Asia’s factories struggle with global demand gulf
SYDNEY – Activity in China’s colossal factory sector shrank in October as global demand stuttered, reinforcing the case for more stimulus and questioning whether the Federal Reserve can be confident enough to raise US interest rates this year.
A crop of industry surveys out on Monday pointed to another poor month for trade across Asia as activity contracted in South Korea, Taiwan and Malaysia. Only Japan showed any hint of growth, perhaps thanks to the persistent weakness of the yen.
The run of pedestrian results will focus attention on the US Institute for Supply Management (ISM) measure of manufacturing due later Monday which is forecast to have flatlined in October.
Indeed, analysts at Barclays see a risk the PMI could fall under 50.0 for the first time since 2012.
“A negative reading on the ISM would be consistent with our view of continued headwinds facing the US manufacturing sector from a strong dollar, weak foreign demand and lower energy prices,” they said in a note.
“We think that soft US inflation and ongoing turbulence in emerging markets will keep the Fed on hold this year.”
The US central bank surprised markets last month by downplaying global growth worries while opening the door wide to a rate hike in December.
Those optimists looking for signs of revival in Asia found slim pickings in the latest data.
Activity in China’s manufacturing sector unexpectedly contracted in October for a third straight month, according to the official survey out on Sunday.
The Purchasing Managers’ Index (PMI) held at 49.8 in October, missing market hopes for a break-even 50.0 reading, while new export orders shrank for the 13th month.
That was followed by the Caixin/Markit China PMI which focuses on small and mid-sized companies. It edged up to 48.3 in October, from 47.2, but still pointed to an eighth month of contraction.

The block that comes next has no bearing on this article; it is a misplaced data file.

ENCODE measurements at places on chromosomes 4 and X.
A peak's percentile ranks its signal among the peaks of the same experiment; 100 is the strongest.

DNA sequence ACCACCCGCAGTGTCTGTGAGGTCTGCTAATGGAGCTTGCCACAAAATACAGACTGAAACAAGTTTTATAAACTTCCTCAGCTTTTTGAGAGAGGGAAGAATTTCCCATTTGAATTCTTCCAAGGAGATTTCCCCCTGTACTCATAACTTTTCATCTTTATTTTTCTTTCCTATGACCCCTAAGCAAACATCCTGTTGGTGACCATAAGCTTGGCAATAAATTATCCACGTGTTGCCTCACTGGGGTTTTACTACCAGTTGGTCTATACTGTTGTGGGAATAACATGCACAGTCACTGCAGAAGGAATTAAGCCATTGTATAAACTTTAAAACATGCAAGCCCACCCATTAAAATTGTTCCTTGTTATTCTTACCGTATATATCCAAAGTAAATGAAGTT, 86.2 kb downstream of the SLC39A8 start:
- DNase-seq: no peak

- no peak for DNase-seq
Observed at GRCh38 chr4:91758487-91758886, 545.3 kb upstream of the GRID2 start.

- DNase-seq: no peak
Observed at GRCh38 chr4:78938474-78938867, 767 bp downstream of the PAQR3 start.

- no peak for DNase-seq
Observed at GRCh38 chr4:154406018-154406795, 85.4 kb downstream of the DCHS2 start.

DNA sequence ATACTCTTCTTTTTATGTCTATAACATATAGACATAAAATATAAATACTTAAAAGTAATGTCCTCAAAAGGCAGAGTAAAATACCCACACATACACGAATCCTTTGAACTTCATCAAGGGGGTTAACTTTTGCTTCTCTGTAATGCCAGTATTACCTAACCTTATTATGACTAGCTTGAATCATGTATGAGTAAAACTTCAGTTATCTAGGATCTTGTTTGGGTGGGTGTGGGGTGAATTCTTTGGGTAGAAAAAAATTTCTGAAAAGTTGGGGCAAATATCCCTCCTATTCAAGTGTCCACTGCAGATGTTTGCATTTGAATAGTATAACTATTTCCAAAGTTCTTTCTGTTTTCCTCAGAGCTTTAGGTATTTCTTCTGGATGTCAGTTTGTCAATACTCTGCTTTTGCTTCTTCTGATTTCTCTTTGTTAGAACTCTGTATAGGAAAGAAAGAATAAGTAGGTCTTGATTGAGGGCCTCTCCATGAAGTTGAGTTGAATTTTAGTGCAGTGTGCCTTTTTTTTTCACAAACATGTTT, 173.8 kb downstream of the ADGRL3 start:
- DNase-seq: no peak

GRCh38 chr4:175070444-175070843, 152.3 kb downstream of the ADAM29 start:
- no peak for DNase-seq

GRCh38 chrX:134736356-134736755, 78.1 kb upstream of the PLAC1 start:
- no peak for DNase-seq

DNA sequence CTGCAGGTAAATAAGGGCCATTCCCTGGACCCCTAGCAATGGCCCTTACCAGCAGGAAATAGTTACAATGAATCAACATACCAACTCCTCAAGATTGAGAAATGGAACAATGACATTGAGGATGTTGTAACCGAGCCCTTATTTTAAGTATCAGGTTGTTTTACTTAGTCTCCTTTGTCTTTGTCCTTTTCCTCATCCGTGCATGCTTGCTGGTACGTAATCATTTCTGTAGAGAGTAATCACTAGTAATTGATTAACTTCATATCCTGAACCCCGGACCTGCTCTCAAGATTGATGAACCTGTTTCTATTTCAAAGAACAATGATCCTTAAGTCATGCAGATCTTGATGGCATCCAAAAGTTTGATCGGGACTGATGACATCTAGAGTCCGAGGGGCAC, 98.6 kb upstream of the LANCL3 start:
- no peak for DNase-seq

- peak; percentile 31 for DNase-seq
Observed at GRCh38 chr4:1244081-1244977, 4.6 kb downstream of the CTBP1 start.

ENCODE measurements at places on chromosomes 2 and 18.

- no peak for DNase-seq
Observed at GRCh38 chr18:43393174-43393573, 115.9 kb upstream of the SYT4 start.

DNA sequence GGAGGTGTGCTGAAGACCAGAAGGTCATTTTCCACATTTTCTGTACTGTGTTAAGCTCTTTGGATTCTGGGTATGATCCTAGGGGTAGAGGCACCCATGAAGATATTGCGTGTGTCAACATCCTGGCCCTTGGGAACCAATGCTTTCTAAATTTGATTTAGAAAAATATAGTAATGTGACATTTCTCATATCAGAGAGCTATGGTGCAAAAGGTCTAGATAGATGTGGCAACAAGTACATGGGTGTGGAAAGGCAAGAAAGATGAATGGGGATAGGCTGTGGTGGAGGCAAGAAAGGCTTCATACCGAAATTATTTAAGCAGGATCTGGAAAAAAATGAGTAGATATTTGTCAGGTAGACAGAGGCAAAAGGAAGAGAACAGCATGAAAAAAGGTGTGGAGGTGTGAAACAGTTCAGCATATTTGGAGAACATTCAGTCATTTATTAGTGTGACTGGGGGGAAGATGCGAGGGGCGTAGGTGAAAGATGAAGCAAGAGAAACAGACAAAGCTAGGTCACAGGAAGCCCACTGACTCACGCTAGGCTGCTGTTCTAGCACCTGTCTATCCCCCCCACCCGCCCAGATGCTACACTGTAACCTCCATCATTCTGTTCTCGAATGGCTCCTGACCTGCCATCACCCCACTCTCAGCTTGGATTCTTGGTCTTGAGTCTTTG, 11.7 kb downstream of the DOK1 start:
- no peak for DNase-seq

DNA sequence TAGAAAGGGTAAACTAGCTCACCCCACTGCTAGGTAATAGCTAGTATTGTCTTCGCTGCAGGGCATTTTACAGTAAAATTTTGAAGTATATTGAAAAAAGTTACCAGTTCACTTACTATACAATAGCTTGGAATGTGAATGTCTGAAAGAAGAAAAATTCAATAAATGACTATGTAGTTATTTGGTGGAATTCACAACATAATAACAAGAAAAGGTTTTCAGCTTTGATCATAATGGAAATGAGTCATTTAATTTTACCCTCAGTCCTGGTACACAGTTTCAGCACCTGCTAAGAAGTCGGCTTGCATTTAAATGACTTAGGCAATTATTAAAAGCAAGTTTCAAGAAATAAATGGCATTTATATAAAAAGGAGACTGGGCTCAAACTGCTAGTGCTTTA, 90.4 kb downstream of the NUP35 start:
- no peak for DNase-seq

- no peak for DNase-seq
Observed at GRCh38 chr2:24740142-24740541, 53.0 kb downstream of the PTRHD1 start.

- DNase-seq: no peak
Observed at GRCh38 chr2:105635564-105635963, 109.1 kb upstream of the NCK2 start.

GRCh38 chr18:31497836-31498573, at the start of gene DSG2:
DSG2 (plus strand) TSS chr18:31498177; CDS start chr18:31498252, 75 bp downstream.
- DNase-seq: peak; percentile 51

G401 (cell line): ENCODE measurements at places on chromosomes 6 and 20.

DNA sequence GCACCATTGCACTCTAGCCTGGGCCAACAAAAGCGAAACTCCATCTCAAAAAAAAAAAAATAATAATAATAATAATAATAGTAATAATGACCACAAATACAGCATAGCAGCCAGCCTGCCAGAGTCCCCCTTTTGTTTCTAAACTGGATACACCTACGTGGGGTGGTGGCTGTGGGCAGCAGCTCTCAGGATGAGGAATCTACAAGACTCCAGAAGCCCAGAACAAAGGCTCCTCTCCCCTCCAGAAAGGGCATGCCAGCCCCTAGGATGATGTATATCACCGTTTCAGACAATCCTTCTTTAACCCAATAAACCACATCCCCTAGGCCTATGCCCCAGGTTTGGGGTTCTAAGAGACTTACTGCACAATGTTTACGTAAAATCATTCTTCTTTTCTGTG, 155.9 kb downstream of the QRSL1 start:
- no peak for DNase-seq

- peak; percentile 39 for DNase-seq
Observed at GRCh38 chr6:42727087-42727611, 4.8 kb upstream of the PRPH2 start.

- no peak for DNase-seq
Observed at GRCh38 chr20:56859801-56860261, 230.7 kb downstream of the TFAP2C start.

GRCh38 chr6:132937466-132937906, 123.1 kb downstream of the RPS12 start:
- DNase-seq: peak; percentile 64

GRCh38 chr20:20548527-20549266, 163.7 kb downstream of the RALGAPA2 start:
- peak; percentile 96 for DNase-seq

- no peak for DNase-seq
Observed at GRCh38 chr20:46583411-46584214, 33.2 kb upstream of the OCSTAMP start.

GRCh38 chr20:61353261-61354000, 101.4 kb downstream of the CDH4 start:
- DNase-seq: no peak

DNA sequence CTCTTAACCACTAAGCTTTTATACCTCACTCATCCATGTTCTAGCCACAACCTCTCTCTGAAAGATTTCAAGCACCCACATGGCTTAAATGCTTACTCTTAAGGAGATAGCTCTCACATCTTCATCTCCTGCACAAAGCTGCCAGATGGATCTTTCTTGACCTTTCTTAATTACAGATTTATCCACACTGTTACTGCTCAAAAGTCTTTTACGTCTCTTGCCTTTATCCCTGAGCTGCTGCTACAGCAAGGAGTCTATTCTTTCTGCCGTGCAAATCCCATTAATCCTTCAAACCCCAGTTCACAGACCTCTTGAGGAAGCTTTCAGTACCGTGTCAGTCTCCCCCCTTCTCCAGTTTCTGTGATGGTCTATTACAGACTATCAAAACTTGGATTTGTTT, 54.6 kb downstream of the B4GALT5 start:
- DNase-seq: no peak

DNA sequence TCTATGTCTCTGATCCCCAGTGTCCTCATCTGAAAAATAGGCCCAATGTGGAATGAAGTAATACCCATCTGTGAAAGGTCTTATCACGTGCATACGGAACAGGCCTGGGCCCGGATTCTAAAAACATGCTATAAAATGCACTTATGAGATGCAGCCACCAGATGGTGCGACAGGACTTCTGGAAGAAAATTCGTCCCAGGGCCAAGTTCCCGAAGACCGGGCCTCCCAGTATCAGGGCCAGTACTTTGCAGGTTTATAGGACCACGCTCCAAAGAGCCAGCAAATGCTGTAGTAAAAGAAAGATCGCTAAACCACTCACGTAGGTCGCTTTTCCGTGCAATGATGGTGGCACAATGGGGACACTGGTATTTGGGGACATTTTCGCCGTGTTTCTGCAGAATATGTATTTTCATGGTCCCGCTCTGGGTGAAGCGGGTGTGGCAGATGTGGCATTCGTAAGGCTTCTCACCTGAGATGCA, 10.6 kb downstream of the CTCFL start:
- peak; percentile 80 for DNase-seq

Beijing has rolled out a raft of support steps to avert a sharper slowdown, including slashing interest rates six times since November, but the stimulus has been slower to take effect than in the past.
China’s woes are being felt among its neighbours. South Korea’s exports slumped the most in more than six years in October, with hefty drops in shipments to China, the United States and Europe.
The Nikkei/Markit PMI for South Korea ticked down to 49.1 in October, and has not been above 50 since February.
South Korea is the first major exporting economy to report monthly trade data and is home to global suppliers such as Samsung Electronics, Hyundai Motor and Hyundai Heavy Industries.
The only promising news came from Japan where the Markit/Nikkei PMI hit the highest in a year at 52.4.
Yet its economy remains at risk of recession and markets are wagering the Bank of Japan will have to expand its asset-buying campaign further in the next few months.
The European Central Bank has already flagged the likelihood of more easing when it meets in December, putting pressure on other major central banks to follow suit or see their currencies appreciate.
A host of euro zone PMI’s are due later Monday with analysts forecasting the overall index to stay at 52.0 in October. -Reuters